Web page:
Young Australians agitating for change

By Rob Gilchrist | 17 Aug 16

Generation Less – How Australia is Cheating the Young
Jennifer Rayner
Black Inc

Generation Y. The selfish generation. The lazy generation. The absent-minded, flighty generation. Is this really us? Or are our character traits a manifestation of the the effects of a changing world? Generation Less by Jennifer Rayner sets out to dispel the myths that underpin under-35s, their habits and their whinging.

Misconceptions about under-35s range from a lazy and entitled attitude to the inability to live in the “real world”. Such ridicule has existed since our generation began entering the workplace, and any attempt by the younger generation to influence policy is viewed through this lens. Rayner attempts to overcome this by plainly stating the issues facing many young Australians, and the resulting attitudes that accompany them.

Rayner is an advisor for the Labor Party and has hands-on experience within the political system as well as thorough insight into the problems facing the younger generations (and those who will come after us). Her experiences as a student, a casual worker, a homeowner and a working professional allow her to make judgements about the realities of being a young person in the 21st century.

The word entitled” is bandied about, though it feels unfair. Yes, some of Gen Y are overly entitled, living on their parents and adding little to society. But many more are just as hardworking as their parents, just as ambitious, just as socially conscious. What these young Australians find blocking their path, however, is a country that is increasingly intent on shutting them out.

Rayner touches on the rise of casual employment, the decline in workers’ rights, growing job insecurity and rocketing house prices.

She attributes the decline of community involvement, a sense of home and the comfort of familiarity to the rent trap, short leases and insecure work. Her ability to address such a wide range of issues in a compact piece that never feels dull or unanchored is a credit to her research and deep level of understanding.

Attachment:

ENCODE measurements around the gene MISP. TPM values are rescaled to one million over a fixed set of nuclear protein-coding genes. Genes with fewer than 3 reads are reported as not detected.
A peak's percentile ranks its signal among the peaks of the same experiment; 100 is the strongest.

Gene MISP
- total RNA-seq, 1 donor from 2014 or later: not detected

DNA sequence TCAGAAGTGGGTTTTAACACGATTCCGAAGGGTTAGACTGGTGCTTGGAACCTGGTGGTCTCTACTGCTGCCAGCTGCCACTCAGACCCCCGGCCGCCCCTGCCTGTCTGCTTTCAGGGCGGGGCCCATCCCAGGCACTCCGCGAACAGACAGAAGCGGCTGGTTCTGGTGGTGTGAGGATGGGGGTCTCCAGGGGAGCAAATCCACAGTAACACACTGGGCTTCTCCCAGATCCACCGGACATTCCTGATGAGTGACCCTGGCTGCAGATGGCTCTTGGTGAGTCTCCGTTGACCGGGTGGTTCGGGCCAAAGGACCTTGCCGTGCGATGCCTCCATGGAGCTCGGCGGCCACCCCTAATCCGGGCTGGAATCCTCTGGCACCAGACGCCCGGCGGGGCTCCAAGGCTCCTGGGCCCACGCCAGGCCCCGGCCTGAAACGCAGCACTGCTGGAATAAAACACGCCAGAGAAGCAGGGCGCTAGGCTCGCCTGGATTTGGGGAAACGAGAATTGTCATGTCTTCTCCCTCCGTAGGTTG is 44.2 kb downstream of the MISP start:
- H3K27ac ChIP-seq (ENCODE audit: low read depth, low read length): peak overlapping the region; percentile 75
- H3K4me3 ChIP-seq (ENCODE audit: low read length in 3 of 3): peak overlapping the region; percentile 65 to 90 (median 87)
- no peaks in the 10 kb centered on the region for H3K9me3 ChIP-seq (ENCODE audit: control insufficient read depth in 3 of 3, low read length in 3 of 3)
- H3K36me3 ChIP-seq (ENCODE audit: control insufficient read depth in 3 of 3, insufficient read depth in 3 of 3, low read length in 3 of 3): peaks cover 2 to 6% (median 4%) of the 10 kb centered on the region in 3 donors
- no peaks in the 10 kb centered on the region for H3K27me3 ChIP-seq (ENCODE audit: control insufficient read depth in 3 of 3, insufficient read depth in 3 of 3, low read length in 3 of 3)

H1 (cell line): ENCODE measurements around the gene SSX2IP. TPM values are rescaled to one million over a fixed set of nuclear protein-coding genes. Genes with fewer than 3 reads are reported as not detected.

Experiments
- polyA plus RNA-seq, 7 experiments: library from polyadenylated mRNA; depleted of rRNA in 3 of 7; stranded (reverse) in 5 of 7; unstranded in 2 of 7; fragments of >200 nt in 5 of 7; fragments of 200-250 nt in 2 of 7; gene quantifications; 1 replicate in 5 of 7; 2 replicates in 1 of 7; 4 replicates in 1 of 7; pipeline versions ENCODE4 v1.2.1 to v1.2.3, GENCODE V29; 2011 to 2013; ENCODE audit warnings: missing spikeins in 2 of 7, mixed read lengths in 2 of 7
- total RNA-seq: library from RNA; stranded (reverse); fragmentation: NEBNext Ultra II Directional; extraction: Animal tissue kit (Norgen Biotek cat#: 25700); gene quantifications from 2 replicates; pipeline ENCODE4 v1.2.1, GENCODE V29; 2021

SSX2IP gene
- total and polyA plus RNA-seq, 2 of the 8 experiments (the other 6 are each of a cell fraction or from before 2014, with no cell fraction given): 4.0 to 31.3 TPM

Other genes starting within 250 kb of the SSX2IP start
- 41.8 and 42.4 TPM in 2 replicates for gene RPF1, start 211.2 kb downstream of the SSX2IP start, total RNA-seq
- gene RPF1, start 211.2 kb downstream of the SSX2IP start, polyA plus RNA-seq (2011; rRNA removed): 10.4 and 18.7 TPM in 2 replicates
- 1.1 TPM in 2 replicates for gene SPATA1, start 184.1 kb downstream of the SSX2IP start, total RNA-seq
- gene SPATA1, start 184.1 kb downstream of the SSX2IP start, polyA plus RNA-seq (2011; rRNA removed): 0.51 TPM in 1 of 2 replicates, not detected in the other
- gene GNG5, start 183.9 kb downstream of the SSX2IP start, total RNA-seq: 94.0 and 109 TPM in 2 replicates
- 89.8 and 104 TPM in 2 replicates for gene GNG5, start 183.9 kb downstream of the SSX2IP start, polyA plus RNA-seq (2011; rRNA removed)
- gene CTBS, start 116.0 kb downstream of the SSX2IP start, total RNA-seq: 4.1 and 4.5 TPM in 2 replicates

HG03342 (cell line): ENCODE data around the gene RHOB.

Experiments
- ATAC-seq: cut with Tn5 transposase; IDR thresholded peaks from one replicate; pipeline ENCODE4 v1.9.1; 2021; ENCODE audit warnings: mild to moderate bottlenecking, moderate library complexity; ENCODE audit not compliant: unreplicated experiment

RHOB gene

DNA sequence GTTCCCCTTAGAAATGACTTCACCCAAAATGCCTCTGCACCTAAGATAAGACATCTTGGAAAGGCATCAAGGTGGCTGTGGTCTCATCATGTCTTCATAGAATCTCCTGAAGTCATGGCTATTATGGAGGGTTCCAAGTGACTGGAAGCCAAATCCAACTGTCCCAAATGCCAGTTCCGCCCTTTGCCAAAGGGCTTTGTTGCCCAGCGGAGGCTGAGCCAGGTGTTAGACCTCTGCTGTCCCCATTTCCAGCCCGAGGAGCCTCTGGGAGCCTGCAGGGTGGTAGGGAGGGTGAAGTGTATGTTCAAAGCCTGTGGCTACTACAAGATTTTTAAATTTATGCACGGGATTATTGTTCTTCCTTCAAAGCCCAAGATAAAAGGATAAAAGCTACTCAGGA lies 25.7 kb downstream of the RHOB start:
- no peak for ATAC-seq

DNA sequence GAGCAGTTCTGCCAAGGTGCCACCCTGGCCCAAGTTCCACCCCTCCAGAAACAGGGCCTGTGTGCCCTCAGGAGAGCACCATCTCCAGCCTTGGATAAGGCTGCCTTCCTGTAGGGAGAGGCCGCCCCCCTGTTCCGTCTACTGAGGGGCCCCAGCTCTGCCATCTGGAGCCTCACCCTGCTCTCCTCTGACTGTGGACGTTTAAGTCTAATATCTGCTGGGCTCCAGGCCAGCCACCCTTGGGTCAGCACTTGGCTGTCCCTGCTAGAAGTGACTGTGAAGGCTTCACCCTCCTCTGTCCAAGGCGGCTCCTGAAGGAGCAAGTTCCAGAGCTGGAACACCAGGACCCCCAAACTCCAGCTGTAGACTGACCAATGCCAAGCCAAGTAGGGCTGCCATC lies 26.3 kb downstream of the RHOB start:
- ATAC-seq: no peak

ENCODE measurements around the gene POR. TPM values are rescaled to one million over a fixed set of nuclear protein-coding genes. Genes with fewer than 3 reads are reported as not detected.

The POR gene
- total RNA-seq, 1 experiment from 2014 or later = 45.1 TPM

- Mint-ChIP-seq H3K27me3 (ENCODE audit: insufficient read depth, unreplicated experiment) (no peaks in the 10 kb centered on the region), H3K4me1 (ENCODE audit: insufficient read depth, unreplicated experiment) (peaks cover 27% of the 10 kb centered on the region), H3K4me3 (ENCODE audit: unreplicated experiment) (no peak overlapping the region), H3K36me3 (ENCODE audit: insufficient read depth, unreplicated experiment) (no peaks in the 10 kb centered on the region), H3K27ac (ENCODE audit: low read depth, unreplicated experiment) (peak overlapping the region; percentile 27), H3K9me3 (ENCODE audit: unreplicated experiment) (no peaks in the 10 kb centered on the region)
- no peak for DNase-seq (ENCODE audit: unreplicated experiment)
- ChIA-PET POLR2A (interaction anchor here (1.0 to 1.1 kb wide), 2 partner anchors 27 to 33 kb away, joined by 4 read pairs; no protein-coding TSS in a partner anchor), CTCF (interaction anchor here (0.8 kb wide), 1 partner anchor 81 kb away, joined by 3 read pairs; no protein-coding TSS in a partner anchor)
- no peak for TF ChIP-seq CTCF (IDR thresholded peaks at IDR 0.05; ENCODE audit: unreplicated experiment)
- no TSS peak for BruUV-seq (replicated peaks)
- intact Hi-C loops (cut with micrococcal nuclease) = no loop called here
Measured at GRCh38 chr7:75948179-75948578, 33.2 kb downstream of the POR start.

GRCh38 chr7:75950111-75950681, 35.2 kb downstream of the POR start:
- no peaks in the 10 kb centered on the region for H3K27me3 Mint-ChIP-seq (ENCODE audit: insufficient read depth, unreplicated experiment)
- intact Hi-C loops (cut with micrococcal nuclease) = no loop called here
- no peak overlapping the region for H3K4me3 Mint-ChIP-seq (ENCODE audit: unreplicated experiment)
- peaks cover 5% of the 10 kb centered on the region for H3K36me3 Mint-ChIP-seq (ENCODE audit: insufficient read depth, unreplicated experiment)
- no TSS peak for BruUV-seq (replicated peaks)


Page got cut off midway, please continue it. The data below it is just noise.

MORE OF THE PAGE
Wasteful spending, tax concessions for the rich and escalating national debt are relegated to future generations, while infrastructure projects which are “too costly” are ignored, or scrapped to ensure votes from a vocal minority.

Rayner speaks of the growing numbers of young workers who are pushed into casual positions that offer little in the way of security or rights. The accompanying insecurity results in many having to rent or stay at home with their parents – a source of contention and a fact often held against them by older, established generations. The difficulties of Generation Y are not merely confined to the casual employees, Rayner contends, but also the full-time, professional class. Those who finish their education, find a solid job and begin a long career are increasingly frustrated by limited opportunities as older workers remain employed longer and longer.

All of this is put forth in a humorous, albeit stark manner that conveys the sentiment “what can we do, but laugh?”

Rayner argues that we should head for the polls. Not as outnumbered as we may feel, we as youth are positioned to push for change. Yet of us many ignore our ability to vote, rally and petition. The democratic process has become increasingly obscure to the youth, who now feel that the government and elders simply do not care.

They are not alone. As a young Australian, it often feels like our own government is deliberately undermining our future. We are continually faced with policy changes that beggar belief. Proposals that would raise the price of the education we are encouraged to pursue are put forward. Wasteful spending, tax concessions for the rich and escalating national debt are relegated to future generations, while infrastructure projects which are “too costly” are ignored, or scrapped to ensure votes from a vocal minority. On top of this, climate change is ignored at the highest level, with national treasures like the Great Barrier Reef allowed to waste away. Social issues are also pushed aside and the youth vote appears irrelevant. This is shamefully highlighted in the case of marriage equality – the avoidance of which is a blight on our nation.

In the face of this, Rayner – and undoubtedly many others – are formulating ideas that show that we can band together and actively pursue change.

Rayner’s familiarity with the realities of being a young person, astutely applied, creates a refreshing refrain from the usual ‘woe is me’ attitude that I have come to expect from so many young people. Rayner eschews idealism for a grounded and sensible approach, and has a keen eye for the problems bubbling beneath the surface.

Rayner is witty, self-deprecating and clever. She addresses key problems, their root causes and the barriers that preventing their resolution. These barriers are not always deliberate – often, demographic challenges create a no-win situation whereby no total solution can exist – but her suggestions take this into account and are well thought out.

For any of us interested in Australian politics, demographic changes and the hurdles we face as a nation going forward, this is certainly a must read – setting out complex issues in laymen’s terms and giving food for thought on potential solutions.

Reading Generation Less has given me much to mull over and encouraged me to to research and to question in the lead-up to the next Australian federal election. It is my hope that many will read this and become aware; encouraging their friends, as I have, to become involved and have a say – ensuring that our view is always included and never ignored.